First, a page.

This year, Central America’s coffee producers have been hit particularly hard, given the outbreak of coffee rust (a fungal disease that leads to plant defoliation), affecting coffee exports for MY 2013/14 and 2014/15.
Coffee production in Mexico has also been affected, albeit not to the extent of its Latin American neighbours, by adverse weather conditions, which have been ideal for the advancement of rust, according to the “Coffee Market in Mexico 2014-2018” report published by Infiniti Research.
Earlier this year, in an attempt to give support to domestic producers, the Mexican government announced the New National Coffee Policy.
This policy will include phytosanitary activities, a centre for research, innovation and technological development, a more extensive hedging program, and other incentives. Resources for this initiative are estimated at $52 million dollars.
Mexico also poses some challenges to players operating across multiple markets. For example, the government imposes import high duty rates, which apply to certain imports. These rates can range from 30% to 260%, while compensatory quotas can raise duties up to 500%.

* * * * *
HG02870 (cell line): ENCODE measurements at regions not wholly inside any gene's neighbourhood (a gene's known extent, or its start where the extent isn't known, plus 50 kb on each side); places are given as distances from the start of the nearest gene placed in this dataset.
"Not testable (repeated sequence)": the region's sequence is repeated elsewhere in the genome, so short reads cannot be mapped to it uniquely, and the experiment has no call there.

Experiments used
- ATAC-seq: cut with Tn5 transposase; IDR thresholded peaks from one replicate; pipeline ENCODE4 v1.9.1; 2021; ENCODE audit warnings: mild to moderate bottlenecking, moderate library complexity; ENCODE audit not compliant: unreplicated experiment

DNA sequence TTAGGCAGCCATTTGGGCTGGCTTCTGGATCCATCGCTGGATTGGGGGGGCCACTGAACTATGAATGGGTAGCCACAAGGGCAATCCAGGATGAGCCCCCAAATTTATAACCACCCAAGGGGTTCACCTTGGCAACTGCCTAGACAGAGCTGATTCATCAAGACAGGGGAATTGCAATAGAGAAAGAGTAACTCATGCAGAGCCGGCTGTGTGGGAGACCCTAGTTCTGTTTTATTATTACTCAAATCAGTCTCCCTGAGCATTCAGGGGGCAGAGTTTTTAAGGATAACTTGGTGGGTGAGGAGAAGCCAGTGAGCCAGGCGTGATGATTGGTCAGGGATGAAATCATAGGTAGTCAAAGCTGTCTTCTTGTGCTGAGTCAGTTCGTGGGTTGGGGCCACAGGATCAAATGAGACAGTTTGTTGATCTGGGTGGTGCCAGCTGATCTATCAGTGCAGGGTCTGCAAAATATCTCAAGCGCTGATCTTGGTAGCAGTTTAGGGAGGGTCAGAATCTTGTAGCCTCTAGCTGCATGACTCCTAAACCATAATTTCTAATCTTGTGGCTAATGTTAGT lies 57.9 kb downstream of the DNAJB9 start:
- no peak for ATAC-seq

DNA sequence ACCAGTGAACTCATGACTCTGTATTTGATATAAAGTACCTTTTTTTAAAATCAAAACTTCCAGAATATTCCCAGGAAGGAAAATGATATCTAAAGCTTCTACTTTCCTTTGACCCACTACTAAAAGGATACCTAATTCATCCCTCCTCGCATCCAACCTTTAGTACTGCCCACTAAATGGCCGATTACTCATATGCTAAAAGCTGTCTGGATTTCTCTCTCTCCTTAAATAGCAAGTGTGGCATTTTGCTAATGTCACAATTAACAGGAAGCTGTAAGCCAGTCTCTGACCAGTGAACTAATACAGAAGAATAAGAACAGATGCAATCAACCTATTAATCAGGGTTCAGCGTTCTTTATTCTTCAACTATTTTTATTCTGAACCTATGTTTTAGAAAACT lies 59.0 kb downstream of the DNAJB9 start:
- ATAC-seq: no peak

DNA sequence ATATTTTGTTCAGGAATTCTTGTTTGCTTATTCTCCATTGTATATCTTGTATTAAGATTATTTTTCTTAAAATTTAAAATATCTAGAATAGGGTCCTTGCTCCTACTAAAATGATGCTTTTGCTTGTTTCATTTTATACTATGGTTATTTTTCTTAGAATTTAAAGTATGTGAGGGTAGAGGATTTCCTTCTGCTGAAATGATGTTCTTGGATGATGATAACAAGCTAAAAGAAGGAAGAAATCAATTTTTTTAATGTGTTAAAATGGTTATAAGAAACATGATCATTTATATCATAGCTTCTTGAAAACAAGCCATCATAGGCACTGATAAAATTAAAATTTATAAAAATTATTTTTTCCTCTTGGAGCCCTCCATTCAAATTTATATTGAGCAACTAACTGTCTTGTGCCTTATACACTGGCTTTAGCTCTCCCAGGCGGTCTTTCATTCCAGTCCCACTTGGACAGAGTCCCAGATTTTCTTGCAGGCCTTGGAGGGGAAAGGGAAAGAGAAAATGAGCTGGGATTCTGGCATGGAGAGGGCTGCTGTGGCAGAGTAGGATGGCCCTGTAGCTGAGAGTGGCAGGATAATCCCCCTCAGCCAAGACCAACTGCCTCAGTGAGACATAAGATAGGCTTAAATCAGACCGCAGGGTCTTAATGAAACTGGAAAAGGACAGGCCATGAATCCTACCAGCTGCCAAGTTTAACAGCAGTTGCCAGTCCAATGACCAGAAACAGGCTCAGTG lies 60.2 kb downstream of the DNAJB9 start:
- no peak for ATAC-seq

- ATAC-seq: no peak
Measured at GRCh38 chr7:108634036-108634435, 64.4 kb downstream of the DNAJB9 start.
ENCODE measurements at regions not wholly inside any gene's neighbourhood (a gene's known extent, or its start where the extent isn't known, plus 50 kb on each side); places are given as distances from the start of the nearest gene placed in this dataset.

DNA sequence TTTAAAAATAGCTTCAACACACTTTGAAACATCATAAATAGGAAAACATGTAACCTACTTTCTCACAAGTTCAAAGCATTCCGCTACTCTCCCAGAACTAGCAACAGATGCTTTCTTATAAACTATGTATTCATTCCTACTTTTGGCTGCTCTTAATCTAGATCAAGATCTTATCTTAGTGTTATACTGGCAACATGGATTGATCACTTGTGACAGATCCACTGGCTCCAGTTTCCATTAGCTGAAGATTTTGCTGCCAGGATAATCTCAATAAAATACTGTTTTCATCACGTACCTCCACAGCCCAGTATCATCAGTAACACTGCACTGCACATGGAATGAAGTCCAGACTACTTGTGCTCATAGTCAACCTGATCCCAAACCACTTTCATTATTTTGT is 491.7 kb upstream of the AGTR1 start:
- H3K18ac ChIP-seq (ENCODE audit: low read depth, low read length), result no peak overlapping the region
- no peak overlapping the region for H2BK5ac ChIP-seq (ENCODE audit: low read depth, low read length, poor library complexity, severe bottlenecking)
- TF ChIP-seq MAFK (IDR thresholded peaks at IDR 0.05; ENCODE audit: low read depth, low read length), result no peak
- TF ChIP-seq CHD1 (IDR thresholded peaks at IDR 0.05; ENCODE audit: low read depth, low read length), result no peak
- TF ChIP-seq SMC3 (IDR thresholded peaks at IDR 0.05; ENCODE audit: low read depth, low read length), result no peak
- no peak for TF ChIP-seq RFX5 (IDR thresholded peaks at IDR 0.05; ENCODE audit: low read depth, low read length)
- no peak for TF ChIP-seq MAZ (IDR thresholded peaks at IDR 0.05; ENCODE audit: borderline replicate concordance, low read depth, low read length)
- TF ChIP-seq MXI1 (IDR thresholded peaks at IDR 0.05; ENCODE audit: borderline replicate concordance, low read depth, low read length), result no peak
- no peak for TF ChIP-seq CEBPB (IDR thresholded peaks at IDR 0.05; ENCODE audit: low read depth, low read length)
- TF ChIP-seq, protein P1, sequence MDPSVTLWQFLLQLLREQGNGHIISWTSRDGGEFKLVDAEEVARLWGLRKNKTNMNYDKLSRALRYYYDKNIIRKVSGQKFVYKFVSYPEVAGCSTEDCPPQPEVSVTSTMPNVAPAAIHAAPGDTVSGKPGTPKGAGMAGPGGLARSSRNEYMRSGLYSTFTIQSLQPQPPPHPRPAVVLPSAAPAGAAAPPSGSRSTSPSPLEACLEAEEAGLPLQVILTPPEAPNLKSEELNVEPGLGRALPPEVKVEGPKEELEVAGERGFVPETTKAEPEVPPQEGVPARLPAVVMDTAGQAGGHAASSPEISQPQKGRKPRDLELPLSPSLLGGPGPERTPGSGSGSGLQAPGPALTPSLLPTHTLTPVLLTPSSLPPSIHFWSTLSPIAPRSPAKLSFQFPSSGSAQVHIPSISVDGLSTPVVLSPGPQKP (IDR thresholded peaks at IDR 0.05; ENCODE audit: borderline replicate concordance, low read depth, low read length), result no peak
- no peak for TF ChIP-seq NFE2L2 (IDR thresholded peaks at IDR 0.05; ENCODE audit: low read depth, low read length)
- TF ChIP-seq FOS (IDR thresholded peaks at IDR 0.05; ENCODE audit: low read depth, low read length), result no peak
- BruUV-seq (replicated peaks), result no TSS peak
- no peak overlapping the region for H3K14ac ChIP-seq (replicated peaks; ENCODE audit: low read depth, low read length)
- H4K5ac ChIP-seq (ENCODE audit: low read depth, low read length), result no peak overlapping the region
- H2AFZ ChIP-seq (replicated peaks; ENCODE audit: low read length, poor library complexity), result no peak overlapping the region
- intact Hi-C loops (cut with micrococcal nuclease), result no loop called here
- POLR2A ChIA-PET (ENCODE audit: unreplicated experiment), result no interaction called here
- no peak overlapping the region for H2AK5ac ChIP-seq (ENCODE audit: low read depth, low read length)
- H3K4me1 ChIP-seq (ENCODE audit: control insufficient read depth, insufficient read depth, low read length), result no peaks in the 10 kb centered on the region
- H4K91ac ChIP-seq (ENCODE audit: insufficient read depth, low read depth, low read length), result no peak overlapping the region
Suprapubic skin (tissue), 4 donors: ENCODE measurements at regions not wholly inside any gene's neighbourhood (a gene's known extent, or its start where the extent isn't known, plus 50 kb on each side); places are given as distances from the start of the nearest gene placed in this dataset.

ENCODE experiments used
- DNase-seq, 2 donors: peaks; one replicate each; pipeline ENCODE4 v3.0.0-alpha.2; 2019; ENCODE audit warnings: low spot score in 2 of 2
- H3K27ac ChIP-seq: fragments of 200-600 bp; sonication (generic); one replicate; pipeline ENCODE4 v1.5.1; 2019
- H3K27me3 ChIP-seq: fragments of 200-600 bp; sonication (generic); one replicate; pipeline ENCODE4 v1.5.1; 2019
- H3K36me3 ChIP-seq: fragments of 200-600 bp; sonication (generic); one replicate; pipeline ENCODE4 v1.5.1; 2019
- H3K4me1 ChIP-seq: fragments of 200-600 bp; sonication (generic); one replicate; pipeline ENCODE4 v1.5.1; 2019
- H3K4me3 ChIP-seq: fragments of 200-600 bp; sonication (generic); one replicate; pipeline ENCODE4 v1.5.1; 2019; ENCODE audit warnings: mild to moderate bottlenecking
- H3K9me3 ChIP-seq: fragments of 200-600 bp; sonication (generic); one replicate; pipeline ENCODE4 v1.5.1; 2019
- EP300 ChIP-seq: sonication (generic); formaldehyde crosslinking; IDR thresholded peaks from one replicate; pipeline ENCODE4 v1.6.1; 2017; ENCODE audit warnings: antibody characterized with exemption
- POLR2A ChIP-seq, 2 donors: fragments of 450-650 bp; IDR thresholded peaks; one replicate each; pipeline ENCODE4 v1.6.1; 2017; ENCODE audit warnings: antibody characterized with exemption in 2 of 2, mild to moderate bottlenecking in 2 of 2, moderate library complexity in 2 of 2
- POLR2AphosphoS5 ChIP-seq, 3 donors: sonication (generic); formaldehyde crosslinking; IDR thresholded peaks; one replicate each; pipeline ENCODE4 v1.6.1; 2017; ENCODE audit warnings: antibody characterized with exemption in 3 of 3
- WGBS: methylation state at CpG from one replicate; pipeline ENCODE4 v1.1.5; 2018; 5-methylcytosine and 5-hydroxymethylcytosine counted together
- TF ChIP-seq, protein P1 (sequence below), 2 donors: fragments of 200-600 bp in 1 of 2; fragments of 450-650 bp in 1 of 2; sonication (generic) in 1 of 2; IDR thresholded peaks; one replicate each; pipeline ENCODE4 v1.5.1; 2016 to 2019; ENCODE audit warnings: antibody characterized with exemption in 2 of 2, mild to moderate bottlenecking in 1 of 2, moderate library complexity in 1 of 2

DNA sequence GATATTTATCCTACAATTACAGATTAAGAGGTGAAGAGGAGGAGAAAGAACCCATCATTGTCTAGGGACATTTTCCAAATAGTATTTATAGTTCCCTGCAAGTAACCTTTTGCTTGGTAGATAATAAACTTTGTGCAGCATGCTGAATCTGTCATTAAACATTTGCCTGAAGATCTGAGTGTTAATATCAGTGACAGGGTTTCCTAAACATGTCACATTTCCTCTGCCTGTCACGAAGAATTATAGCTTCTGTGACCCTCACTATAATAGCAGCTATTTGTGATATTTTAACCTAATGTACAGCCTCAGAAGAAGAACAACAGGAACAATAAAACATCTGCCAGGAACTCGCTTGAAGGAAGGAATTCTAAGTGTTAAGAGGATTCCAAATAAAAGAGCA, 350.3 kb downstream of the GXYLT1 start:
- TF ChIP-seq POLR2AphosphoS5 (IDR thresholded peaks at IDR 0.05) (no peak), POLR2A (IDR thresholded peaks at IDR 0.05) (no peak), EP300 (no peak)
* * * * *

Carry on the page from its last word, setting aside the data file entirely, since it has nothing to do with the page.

On the other hand, many importers are eligible for advantageous treatment and special rates due to customs associations. Mexico is a signed up member of ten free trade agreements, most notable of these being the NAFTA, EFTA and the CFTA.
In addition, some preferences are provided in the form of import duty reductions relating to per-country bilateral trade agreements signed under the Latin American Integration Association (ALADI).
Planted and harvested hectares in Mexico have been on a slow downward trend for a number of years due to adverse weather such as freezing temperatures and atypical rainfall.
To know more about the report visit: http://www.companiesandmarkets.com/Market/Food-and-Drink/Market-Research/Coffee-Market-in-Mexico-2014-2018/RPT1266635.